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WILKES v. FREER

July 12, 1967

James C. WILKES, Trustee under the Will of James F. Freer, Deceased, Plaintiff,
v.
Edna L. FREER et al., Defendants



The opinion of the court was delivered by: JONES

 This action is brought by the plaintiff for construction of the will of James F. Freer, deceased, and for instructions to the plaintiff as to which persons are lawfully entitled to receive the trust assets now held by plaintiff as trustee under the will. A pretrial conference was held on January 26, 1967 and the pretrial order was filed on January 30, 1967. At pretrial it was stipulated that the parties might file cross motions for summary judgment. Defendant District of Columbia filed such a motion. Defendants Edna L. Freer, H. Edward Freer, J. Richard Freer, Laird B. Freer, John W. Freer, Charles A. Freer and Mrs. Helen Olin also filed a motion for summary judgment.

 The undisputed facts, as stipulated by the parties in the pretrial order, are:

 
James F. Freer died July 27, 1938, a resident of the District of Columbia, leaving a last will and testament dated June 26, 1937 which was admitted to probate and record on May 3, 1939, in Administration No. 53,992 in this Court. Plaintiff administered said estate as executor and his final account was approved on February 2, 1940.
 
Plaintiff has served as the trustee of the residuary testamentary trust created by the provisions of Article 'THIRD' of said will, in accordance with his appointment as such trustee under Article 'FIFTH' of said will. Said trust provides for the payment to a certain Mrs. Pearl A. Lewis of the sum of $50.00 per month for life and it is directed that upon her death the principal and income shall be permitted to accumulate for twenty years whereupon the trust should terminate and all principal and income be disbursed one-half to testator's brother, Harry L. Freer, if then living, and one-half to testator's brother, Clifton C. Freer (a/k/a Charles C. Freer), if then living, but that if either of said brothers should then be deceased, his one-half share should be disbursed to said brother's heirs who are then living. The said Mrs. Pearl A. Lewis died on August 25, 1944, and the 20th anniversary thereof being August 25, 1964, at which time plaintiff trustee became authorized by the will to disburse the trust principal and income.
 
Article 'FOURTH' of the will sets forth a so-called 'anti-contest' provision as follows:
 
'FOURTH: Should any beneficiary hereunder or any other party, attempt in any way to dispute, control or set aside any of the provisions of this will, or any codicil thereto, such party and his heirs shall forfeit all rights to take under the provisions of this will, and it is my will that neither such party nor his heirs shall receive any part of my estate. Should any beneficiary take excepting [sic] under the terms of this will, such party shall not serve as executor, administrator or trustee hereunder or of my estate.'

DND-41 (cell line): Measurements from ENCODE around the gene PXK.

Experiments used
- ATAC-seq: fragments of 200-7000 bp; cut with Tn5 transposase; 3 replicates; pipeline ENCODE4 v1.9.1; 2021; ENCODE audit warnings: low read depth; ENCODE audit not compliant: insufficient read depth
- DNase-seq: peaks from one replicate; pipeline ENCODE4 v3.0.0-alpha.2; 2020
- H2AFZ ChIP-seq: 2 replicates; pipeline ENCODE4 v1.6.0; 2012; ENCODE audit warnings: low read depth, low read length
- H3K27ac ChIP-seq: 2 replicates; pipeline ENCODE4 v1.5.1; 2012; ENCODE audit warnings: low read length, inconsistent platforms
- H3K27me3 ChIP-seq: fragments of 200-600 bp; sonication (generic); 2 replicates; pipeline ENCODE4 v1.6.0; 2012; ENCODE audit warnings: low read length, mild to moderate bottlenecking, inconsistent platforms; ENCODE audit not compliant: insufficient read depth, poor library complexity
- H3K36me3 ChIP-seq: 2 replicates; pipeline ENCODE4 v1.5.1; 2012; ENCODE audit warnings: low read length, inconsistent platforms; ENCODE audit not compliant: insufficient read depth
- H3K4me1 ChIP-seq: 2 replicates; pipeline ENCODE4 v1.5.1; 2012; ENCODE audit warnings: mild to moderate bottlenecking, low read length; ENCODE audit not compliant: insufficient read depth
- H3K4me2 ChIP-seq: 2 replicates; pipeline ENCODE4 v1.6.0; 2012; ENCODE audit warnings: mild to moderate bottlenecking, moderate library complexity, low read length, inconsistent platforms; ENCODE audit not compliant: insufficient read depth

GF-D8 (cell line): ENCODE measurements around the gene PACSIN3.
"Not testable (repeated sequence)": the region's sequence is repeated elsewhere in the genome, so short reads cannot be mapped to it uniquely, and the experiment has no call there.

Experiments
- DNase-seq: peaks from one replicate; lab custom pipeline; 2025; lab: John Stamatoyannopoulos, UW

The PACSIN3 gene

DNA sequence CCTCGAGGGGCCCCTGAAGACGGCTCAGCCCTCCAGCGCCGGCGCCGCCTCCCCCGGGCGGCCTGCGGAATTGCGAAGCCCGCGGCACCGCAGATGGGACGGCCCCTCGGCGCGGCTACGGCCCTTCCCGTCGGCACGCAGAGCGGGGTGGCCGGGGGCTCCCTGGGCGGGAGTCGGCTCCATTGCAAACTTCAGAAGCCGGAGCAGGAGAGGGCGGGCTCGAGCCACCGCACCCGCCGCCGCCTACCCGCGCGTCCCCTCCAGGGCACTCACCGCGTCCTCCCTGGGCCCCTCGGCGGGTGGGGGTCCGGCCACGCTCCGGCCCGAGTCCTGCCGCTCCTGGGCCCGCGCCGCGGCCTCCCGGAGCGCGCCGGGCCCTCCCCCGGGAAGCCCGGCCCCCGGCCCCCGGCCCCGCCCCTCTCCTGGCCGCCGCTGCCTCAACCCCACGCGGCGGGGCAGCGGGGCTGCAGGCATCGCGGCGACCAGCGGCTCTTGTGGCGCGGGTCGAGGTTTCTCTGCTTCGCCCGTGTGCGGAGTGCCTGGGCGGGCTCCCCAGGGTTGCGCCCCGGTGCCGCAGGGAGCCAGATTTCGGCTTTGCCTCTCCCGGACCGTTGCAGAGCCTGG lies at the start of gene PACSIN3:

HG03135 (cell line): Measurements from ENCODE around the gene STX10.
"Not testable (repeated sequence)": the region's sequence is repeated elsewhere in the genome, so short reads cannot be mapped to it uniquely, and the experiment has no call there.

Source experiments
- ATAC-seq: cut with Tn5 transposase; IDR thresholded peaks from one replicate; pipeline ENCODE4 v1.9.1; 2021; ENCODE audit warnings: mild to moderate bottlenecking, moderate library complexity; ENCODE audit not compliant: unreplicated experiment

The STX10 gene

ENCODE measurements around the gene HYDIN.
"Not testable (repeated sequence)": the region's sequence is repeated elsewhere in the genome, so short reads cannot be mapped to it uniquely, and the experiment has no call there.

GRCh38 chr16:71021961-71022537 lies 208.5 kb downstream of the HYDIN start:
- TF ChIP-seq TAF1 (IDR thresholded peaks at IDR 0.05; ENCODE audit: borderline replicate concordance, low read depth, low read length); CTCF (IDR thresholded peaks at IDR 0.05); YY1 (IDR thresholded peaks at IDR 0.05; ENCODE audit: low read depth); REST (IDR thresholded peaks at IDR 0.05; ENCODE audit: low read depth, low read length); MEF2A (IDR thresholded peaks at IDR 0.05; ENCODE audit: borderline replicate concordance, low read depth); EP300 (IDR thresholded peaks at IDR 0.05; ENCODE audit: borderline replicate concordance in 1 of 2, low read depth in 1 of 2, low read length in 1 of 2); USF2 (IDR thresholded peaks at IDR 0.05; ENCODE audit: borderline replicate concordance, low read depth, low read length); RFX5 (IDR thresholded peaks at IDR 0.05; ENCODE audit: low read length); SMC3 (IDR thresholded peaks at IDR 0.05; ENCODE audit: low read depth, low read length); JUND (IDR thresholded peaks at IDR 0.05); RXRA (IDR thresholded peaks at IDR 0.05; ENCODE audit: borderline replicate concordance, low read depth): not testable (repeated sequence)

Testator was survived by three of his brothers, Harry L. Freer, Charles C. Freer, a/k/a Clifton C. Freer and George Albert Freer. Plaintiff is informed by Edna L. Freer, widow of Harry L. Freer, that the fourth brother, Robert Franklin Freer, had left the Washington, D.C. area in the year 1925 and has not been heard from since, it being unknown whether he is now living or dead, or, if dead, whether he was survived by any spouse or descendants or died testate or intestate. The aforementioned parties were testator's sole heirs at law and next of kin upon his death. The three brothers known to have survived testator were deceased on the trust distribution date (August 25, 1964) and were survived by the following known heirs at law and next of kin:
 
As to Harry L. Freer: Edna L. Freer, widow, H. Edward Freer, son, J. Richard Freer, son, Laird B. Freer, son, John W. Freer, son.
 
As to Charles C. Freer, a/k/a Clifton C. Freer: Charles A. Freer, son, Mrs. Helen Olin, daughter.
 
As to George Albert Freer: Albert P. Freer, son.
 
On November 12, 1938, George Albert Freer, Harry L. Freer and Charles C. Freer, a/k/a Clifton C. Freer, jointly filed their petition for Caveat against said will attacking the validity of said will on grounds including lack of mental capacity, invalidity of execution and attestation, and fraud, coercion, duress and undue influence in the obtaining and the execution of said will. On May 1, 1939 the jury returned its verdict sustaining the will on all of the issues and the Court on May 3, 1939, entered its decree admitting the will to probate and record.
 
The only real estate acquired by the trust under said will consisted of Lot 804 in Square 920 which was improved by a brick dwelling then known as No. 6 - 8th Street, S.E., Washington, D.C., which property was subsequently sold by plaintiff under testamentary power of sale, the net sales proceeds being added to the personal assets of the trust, which as of the present amount to about $104,000 of personal property.

 Plaintiff asserts that a forfeiture resulted upon the institution of the caveat proceedings in 1938 by Harry, Charles and George Albert Freer and that the heirs at law of Harry and Charles who are defendants here may not take under the will. *fn1" Defendant District of Columbia joins in that contention. The defendant heirs at law claim that the 1938 will contest did not work a forfeiture and that under the terms of the testamentary trust they are entitled to take what Harry and Charles ...


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